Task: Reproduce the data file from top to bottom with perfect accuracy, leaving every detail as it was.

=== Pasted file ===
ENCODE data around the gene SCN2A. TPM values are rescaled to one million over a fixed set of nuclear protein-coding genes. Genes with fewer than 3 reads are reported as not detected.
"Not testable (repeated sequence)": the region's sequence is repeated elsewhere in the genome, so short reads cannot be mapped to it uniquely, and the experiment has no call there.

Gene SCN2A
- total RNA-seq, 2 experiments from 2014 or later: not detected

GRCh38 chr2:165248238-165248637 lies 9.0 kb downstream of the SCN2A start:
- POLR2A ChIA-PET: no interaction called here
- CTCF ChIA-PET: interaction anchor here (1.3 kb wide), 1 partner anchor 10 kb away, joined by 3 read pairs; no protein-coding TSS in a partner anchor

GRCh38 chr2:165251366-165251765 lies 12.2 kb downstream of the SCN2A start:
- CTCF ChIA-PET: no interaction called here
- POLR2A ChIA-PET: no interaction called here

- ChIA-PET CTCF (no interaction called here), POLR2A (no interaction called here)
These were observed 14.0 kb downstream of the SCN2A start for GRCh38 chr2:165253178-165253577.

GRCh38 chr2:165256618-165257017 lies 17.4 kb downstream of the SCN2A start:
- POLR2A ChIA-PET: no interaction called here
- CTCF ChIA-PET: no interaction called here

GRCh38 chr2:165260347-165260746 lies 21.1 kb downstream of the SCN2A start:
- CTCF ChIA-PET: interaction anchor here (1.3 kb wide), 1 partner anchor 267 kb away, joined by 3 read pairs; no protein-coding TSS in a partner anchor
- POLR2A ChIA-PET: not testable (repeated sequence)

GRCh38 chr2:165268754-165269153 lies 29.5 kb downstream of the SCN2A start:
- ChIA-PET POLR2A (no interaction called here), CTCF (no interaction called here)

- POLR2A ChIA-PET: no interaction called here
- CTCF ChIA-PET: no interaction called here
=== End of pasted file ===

ENCODE data around the gene SCN2A. TPM values are rescaled to one million over a fixed set of nuclear protein-coding genes. Genes with fewer than 3 reads are reported as not detected.
"Not testable (repeated sequence)": the region's sequence is repeated elsewhere in the genome, so short reads cannot be mapped to it uniquely, and the experiment has no call there.

Gene SCN2A
- total RNA-seq, 2 experiments from 2014 or later: not detected

GRCh38 chr2:165248238-165248637 lies 9.0 kb downstream of the SCN2A start:
- POLR2A ChIA-PET: no interaction called here
- CTCF ChIA-PET: interaction anchor here (1.3 kb wide), 1 partner anchor 10 kb away, joined by 3 read pairs; no protein-coding TSS in a partner anchor

GRCh38 chr2:165251366-165251765 lies 12.2 kb downstream of the SCN2A start:
- CTCF ChIA-PET: no interaction called here
- POLR2A ChIA-PET: no interaction called here

- ChIA-PET CTCF (no interaction called here), POLR2A (no interaction called here)
These were observed 14.0 kb downstream of the SCN2A start for GRCh38 chr2:165253178-165253577.

GRCh38 chr2:165256618-165257017 lies 17.4 kb downstream of the SCN2A start:
- POLR2A ChIA-PET: no interaction called here
- CTCF ChIA-PET: no interaction called here

GRCh38 chr2:165260347-165260746 lies 21.1 kb downstream of the SCN2A start:
- CTCF ChIA-PET: interaction anchor here (1.3 kb wide), 1 partner anchor 267 kb away, joined by 3 read pairs; no protein-coding TSS in a partner anchor
- POLR2A ChIA-PET: not testable (repeated sequence)

GRCh38 chr2:165268754-165269153 lies 29.5 kb downstream of the SCN2A start:
- ChIA-PET POLR2A (no interaction called here), CTCF (no interaction called here)

- POLR2A ChIA-PET: no interaction called here
- CTCF ChIA-PET: no interaction called here